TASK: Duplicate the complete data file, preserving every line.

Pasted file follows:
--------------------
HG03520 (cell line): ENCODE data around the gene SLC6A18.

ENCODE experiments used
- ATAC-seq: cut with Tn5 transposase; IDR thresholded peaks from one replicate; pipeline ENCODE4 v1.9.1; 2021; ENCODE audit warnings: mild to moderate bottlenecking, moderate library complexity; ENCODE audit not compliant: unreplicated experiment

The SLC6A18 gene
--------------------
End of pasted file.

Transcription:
HG03520 (cell line): ENCODE data around the gene SLC6A18.

ENCODE experiments used
- ATAC-seq: cut with Tn5 transposase; IDR thresholded peaks from one replicate; pipeline ENCODE4 v1.9.1; 2021; ENCODE audit warnings: mild to moderate bottlenecking, moderate library complexity; ENCODE audit not compliant: unreplicated experiment

The SLC6A18 gene